In late 1865, Doc and Cornelia moved to Ridgefield, Connecticut and in 1866 the first of their four surviving children, Catharine, was born. In a family tape recording made in late 1961 by their youngest and last surviving child, Roger Cook Adams (1874-1962), explains that Ridgefield was chosen because of the “altitude” and for “my mother’s health”. In a December 1865 letter, Cornelia wrote to a cousin:
We have hung some of the pictures – have the Resolutions [*] as large as life in the dining room – the glass was cracked in coming up –the only one that was injured. All that we packed came up safely, and we consider ourselves now quite adept in the art.Cornelia Adams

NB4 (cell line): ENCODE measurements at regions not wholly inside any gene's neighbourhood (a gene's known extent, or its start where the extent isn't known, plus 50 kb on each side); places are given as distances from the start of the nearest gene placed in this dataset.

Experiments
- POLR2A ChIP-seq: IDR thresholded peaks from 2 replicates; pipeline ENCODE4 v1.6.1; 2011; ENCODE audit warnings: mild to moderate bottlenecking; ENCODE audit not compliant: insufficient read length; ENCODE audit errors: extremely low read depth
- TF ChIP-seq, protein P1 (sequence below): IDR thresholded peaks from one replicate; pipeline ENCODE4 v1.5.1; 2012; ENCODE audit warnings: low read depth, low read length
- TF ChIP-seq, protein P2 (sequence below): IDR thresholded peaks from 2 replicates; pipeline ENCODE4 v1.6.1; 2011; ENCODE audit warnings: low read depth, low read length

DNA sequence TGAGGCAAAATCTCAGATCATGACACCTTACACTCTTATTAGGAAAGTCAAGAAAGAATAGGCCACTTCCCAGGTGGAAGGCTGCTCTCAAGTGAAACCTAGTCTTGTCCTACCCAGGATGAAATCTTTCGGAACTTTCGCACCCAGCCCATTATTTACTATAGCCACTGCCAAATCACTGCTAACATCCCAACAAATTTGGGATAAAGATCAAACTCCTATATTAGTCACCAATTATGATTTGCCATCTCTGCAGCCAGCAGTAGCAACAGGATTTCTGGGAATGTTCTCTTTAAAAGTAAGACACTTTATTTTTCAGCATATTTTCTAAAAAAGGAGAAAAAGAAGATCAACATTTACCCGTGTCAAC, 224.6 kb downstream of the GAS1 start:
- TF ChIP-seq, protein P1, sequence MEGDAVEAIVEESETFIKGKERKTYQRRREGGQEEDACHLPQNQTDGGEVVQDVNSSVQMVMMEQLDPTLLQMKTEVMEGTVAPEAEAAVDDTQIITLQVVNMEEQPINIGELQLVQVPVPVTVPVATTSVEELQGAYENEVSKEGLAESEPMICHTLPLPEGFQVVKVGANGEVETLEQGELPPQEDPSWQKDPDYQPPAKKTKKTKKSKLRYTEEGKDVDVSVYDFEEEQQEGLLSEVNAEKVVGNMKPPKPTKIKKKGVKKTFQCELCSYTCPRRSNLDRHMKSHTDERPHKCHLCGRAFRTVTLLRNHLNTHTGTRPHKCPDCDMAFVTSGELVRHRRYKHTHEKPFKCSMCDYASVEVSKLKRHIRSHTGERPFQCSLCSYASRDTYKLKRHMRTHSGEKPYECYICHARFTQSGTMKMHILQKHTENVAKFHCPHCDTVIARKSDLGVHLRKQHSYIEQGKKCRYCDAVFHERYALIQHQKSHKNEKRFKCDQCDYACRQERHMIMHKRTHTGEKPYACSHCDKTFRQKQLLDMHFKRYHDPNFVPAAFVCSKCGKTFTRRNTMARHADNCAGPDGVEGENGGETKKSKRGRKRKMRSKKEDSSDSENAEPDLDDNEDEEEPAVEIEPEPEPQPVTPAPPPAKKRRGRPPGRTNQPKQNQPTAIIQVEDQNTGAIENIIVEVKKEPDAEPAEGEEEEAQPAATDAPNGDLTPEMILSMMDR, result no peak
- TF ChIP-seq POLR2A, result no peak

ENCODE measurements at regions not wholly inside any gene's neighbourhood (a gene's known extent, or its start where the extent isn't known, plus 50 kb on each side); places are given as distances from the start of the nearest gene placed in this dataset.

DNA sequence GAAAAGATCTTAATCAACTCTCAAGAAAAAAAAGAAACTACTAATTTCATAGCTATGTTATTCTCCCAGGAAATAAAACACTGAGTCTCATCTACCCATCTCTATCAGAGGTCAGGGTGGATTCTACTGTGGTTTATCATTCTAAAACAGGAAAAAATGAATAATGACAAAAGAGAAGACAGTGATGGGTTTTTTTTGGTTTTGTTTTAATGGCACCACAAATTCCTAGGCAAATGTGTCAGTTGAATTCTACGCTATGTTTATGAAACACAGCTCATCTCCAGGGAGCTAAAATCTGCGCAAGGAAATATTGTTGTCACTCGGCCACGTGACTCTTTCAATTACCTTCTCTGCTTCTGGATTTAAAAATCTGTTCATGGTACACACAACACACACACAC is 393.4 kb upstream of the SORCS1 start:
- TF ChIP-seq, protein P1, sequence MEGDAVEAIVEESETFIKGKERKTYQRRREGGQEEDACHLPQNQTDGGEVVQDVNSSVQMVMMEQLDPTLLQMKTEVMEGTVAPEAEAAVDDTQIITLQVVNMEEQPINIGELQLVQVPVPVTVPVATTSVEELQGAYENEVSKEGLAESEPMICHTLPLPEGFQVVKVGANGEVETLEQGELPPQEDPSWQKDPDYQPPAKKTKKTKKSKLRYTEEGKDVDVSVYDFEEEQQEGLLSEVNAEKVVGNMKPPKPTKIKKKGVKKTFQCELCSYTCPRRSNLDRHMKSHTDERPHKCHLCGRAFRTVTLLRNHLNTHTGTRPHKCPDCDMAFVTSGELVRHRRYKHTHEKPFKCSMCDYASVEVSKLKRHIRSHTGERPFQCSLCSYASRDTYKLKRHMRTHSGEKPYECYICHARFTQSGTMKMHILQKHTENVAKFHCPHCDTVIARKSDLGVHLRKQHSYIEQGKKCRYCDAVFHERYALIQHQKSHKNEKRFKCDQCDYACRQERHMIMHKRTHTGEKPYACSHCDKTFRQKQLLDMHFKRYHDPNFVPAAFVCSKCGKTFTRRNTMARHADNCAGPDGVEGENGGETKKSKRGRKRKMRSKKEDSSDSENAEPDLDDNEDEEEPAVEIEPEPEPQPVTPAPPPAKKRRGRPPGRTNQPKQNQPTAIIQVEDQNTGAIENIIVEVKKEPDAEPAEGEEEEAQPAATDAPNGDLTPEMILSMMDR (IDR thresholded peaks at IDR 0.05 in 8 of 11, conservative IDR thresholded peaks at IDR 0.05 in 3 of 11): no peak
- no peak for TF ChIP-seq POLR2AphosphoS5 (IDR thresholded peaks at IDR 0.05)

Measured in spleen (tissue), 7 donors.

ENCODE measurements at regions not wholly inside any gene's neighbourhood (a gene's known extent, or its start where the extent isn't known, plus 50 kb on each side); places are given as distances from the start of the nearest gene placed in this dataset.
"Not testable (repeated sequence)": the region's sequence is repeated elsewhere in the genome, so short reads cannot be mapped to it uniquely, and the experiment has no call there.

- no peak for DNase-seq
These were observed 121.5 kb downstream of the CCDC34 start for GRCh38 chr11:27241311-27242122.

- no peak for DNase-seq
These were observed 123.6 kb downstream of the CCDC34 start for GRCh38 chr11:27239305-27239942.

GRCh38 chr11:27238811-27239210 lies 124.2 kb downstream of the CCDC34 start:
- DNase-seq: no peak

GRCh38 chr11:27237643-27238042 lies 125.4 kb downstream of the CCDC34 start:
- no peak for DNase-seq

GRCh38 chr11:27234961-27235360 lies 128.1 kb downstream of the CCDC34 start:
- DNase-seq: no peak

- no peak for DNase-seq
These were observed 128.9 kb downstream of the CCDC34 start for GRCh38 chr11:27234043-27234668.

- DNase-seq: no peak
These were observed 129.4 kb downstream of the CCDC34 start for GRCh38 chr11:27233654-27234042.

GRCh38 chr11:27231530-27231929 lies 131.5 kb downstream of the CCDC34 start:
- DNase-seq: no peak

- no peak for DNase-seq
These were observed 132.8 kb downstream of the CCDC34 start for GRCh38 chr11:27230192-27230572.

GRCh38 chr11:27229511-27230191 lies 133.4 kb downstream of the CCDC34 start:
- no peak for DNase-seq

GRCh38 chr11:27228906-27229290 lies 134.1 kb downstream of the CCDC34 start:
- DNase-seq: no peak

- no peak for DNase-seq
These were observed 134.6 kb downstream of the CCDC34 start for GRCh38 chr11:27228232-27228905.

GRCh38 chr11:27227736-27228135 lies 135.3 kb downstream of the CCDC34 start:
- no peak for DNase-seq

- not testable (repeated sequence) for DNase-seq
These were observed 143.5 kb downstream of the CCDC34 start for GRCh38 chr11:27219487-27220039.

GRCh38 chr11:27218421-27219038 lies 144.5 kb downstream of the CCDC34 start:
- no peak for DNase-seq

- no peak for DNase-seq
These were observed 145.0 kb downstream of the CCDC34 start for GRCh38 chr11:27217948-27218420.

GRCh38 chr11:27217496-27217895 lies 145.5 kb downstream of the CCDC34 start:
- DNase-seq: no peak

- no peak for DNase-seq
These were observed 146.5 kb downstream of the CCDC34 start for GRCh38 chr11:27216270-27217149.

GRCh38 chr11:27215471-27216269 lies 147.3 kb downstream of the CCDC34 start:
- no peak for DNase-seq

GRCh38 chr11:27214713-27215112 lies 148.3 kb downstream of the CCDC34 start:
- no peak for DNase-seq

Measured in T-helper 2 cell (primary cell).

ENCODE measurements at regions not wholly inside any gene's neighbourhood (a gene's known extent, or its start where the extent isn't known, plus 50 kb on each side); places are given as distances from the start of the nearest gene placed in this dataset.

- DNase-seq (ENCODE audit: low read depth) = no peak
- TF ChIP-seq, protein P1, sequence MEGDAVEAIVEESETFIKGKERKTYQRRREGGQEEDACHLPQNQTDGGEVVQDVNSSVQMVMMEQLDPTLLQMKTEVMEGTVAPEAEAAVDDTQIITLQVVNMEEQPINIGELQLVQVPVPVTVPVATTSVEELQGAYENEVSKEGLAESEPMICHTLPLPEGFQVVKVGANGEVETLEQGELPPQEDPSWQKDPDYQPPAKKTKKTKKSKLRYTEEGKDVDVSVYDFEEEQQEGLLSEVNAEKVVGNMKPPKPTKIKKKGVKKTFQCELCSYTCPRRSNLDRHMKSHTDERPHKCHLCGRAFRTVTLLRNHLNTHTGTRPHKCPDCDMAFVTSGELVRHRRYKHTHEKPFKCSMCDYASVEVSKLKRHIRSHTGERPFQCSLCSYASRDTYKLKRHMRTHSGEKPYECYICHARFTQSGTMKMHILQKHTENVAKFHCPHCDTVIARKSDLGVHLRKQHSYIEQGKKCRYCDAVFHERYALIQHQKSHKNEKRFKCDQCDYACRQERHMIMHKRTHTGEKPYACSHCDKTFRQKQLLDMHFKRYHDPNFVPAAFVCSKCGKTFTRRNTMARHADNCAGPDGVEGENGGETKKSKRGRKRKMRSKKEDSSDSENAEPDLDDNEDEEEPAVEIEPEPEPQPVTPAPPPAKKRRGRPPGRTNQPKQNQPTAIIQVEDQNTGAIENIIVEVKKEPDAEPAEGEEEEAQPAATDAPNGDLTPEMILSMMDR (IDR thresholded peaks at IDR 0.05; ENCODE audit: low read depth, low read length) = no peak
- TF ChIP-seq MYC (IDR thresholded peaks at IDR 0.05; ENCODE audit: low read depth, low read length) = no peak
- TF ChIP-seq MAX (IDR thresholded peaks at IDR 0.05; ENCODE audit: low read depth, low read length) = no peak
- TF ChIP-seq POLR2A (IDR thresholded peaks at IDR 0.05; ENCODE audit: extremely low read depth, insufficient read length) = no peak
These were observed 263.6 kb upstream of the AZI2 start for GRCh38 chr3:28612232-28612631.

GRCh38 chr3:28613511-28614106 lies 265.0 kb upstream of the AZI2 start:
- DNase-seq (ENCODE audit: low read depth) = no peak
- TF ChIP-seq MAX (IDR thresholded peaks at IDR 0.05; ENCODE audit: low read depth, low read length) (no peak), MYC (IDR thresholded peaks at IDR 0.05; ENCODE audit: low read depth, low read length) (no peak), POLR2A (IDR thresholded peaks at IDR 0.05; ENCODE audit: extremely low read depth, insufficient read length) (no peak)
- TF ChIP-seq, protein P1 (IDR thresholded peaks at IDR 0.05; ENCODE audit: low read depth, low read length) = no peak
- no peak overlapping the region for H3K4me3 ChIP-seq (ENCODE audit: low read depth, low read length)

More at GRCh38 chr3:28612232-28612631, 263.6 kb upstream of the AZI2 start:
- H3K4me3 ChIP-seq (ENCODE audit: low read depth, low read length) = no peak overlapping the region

*This, of course, refers to the Nestor of Ball Players resolutions which is approximately 17 x 23, unframed. One has to wonder how this young woman, decorating her new home, felt about hanging such a “large as life” picture (and decidedly unfeminine subject and image) in her “formal” dining room!
In a tape recording, Roger Cook Adams said that when he was a boy, his father often joined his two sons and their friends in their backyard base ball games and even made the balls for their play! (Doc was in his late 60’s-early 70’s!) According to Roger, his father soaked the balls in a bucket of water to shrink the leather which made the balls harder.